Saturday, February 4, 2012

Grimm "Organ Grinder" Review

Slowly, slowly, slowly, Grimm is advancing to an interesting and engaging place. Nick WANTS to reveal the Grimm world to Juliette. Hank NOTICES Portland's gotten weirder in recent months. Capt. Renard WANTS to engage in fisticuffs with the merry band of Reapers. Grimm's in no hurry to actually arrive at these places though. Once again, the best parts of the episode amounted to a little less than 7-10 minutes of screentime; however, the case-of-the-week had enough action and decent characterization to make for a satisfying episode of television.

The creatures-of-the-week were the Geiers, a species known for harvesting human organs. The reasons for the harvesting of human organs is disgusting. Essentially, our fairy tale creatures are herbalists, as well as fans of aphrodisiacs, and human organs are great for remedies...and other things. The Geier clan ran a free clinic in downtown Portland. The Geiers preyed on young homeless people because no one would notice that they disappeared and were never heard from again. Perhaps that's why the dinner scene between Nick, Juliette, Gracie and Hanson was effective, because Nick noticed them and didn't treat them like pieces in a case but, rather, like actual human beings who needed a good meal, good company, and sense of trust (Gracie and Hanson are siblings with the boy found in the teaser).

The motivations of the Geiers aren't complicated. The guise of a free clinic establishes a sense of trust between the poor souls who use it for care, and the geier physicians who just want their organs. Also, a simple google search of 'organ black market' turns up several results about the existence of these markets. My review for "Organ Grinder" will transform into a research paper. Hank looked at the jars of organs with an expression that conveyed sadness, but his face turned into a grimace and a 'what-the-hell-is-this,' and confirmed his own assertion that the town's gotten weirder. I expected a sentiment along the lines of 'how awful this is that human beings were killed just for the organs." Oh well.

Grimm wrote Nick like the hero he's supposed to be in "Organ Grinder." In the past, Nick's been an inactive and passive character in the cases-of-the-week. Nick's been learning how to be both cop and grimm on the go, and he's close to reconciling his professional life with his personal/Grimm life. I thought Nick was outstanding during the action-packed conclusion to the A story. Nick didn't mess around. At the free clinic raid, he told a Geier that he wouldn't behave like a cop with her, because he's a Grimm and his purpose is to kick the asses of Geiers and Blutbads and all of the other creatures who try to harm or murder members of the human race. Nick LED the raid on the organ-harvesting grounds. Nick wanted to be honest with Juliette about the other part of his life, for her own safety, and because he loves her. David Guintoli was game for whatever was asked of him; his presence as the lead of Grimm was strong; he seemed like he owned the show. In other words, he tapped into his inner-David Boreanaz. Indeed, Nick resembled that vampire-with-a-soul in that he could be charming and empathetic, but also a complete badass and capable of finding out what he needed to know WHEN he wanted to know. I really enjoyed Nick's portrayal in "Organ Grinder."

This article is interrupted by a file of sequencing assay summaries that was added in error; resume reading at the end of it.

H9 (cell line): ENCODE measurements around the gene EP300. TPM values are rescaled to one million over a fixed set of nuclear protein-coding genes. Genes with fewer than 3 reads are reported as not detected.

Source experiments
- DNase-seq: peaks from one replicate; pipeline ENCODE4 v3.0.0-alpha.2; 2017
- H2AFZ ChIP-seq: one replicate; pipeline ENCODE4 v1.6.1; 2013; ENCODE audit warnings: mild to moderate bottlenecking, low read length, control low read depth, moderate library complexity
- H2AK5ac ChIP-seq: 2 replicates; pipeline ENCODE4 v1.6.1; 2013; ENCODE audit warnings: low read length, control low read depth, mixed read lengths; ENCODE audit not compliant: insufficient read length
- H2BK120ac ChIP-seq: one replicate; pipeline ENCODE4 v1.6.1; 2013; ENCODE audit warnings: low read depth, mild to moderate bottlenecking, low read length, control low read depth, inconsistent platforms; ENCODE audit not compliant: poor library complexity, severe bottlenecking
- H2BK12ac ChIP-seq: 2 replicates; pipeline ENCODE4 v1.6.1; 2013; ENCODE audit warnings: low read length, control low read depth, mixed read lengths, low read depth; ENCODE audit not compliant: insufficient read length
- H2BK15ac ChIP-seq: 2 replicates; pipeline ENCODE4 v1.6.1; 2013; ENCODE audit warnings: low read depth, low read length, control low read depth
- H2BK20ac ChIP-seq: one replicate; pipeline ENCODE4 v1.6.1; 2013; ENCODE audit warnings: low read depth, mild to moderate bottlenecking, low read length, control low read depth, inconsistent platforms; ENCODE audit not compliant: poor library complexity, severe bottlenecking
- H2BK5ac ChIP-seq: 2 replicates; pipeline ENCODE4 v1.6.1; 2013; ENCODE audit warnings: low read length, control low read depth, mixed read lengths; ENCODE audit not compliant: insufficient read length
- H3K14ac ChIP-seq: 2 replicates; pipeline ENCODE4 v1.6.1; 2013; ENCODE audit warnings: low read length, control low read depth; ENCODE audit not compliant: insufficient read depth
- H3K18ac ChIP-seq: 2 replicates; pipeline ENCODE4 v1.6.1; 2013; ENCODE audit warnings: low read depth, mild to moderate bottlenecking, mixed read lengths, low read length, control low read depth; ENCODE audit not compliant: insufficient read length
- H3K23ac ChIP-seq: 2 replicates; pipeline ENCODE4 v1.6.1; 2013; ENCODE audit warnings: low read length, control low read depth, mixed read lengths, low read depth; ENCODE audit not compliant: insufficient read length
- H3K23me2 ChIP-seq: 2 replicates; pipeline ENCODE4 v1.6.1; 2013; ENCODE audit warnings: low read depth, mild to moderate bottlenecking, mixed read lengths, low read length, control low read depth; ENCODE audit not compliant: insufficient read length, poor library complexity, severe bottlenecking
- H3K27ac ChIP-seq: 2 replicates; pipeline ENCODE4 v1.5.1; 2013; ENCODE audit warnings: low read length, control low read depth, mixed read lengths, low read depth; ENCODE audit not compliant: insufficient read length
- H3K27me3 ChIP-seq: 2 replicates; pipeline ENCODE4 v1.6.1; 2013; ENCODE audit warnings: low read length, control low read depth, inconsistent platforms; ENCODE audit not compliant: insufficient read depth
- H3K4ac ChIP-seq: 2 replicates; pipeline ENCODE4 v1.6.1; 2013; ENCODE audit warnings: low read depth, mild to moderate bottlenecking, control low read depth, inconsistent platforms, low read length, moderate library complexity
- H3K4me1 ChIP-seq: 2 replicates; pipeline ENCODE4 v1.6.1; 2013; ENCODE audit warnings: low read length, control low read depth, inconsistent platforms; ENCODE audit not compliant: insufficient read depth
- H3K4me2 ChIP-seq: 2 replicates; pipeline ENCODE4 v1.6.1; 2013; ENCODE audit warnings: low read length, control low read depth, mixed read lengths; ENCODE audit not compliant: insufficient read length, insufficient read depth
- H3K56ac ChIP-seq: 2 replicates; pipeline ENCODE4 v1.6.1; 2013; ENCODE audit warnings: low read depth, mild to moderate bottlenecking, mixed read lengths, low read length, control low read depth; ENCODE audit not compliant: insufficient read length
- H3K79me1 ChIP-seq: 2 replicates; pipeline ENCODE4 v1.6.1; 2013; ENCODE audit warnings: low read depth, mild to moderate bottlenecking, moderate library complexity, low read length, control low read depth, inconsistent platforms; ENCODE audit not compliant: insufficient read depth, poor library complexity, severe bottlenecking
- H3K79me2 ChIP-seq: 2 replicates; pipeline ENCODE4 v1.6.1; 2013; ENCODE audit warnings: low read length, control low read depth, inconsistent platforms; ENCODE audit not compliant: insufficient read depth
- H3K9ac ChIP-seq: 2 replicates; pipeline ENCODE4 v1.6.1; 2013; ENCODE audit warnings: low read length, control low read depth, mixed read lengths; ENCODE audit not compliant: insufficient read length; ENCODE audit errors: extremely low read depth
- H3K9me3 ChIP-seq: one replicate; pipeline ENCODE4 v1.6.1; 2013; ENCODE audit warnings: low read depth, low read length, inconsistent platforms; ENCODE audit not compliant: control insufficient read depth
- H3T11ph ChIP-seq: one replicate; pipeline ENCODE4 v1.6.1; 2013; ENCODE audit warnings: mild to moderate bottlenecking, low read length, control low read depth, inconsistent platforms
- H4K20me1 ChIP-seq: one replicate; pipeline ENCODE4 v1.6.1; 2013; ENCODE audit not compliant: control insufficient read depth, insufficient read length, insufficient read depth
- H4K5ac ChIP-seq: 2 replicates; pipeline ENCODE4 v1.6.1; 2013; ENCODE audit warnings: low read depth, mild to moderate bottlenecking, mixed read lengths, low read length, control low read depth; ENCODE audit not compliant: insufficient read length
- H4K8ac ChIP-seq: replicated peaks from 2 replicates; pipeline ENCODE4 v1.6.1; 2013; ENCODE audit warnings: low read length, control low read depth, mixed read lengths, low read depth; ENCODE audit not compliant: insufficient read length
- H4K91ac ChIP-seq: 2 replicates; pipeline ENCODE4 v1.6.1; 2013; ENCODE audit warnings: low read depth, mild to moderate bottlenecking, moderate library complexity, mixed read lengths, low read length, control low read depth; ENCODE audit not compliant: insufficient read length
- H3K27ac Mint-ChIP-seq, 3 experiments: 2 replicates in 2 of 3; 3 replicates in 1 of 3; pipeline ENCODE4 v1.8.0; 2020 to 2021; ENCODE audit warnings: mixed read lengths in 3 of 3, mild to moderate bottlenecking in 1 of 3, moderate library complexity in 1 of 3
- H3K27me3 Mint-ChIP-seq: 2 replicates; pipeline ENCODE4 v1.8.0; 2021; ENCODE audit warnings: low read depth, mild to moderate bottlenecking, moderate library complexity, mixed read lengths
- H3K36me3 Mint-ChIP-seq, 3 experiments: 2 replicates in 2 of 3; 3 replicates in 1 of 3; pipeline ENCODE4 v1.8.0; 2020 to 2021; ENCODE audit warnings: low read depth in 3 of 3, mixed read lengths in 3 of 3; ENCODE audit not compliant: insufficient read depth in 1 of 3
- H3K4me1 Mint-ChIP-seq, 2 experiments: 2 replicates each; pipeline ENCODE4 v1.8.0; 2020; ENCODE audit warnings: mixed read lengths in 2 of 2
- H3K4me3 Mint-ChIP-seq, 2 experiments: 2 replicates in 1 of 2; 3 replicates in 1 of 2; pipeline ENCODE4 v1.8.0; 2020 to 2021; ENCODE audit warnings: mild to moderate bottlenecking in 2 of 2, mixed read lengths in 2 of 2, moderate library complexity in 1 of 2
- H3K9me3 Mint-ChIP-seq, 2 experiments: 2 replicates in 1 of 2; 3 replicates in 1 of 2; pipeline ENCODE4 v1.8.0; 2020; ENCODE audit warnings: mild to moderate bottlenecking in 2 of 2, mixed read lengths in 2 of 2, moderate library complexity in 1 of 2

Monroe and Nick's friendship's progressed to a place where they calmly eat dinner together, even though the conversation's always about random creatures and their blood habits. I think the series will be much stronger if the writers decide to bring the two worlds, and their characters, together. Silas Weir Mitchell is the most charismatic actor in Grimm, and Monroe's the best character. It must be difficult for the writing staff to think of ways to involve Monroe directly in the action each week without becoming repetitive. If the two worlds merge, terrific drama should emerge as well, which would be good. The most drama Grimm's had was the ogre's beatdown of Nick.

Capt. Renard's a significant character once more. The Reapers sent him the ear he cut off in the "Pilot," as a warning for Renard to keep his Grimm in line. Renard's an ambiguous figure; he's invested in the safety of Grimm, yet he has a dialogue with these creatures. I wouldn't mind a Capt. Renard-centric episode to learn more about him. Grimm needs this kind of intrigue and mystery. I don't care about waiting as long as the payoff's worth it. "Organ Grinder," as a stand-alone," is on par with the terrific "Let Your Hair Down."

Other Thoughts:

-It's refreshing to watch Juliette do more than cook Nick dinner. Juliette formed a bond with Gracie. She used her intuition to create a bond of trust between herself and the homeless teenage girl; in fact, the dinner scene juxtaposed the free clinic scenes. Both were about establishing trust, but only two people were genuine with the homeless youths.

-Gracie and Hanson ate their dinner as intensely as a gazelle running from a lion in the Sahara desert.

-Clark Mathis directed the episode. The action scenes were terrific. Bravo, Mr. Mathis.


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About The Foot

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Originally, I titled the blog Jacob's Foot after the giant foot that Jacob inhabited in LOST. That ended. It became TV With The Foot in 2010. I wrote about a lot of TV.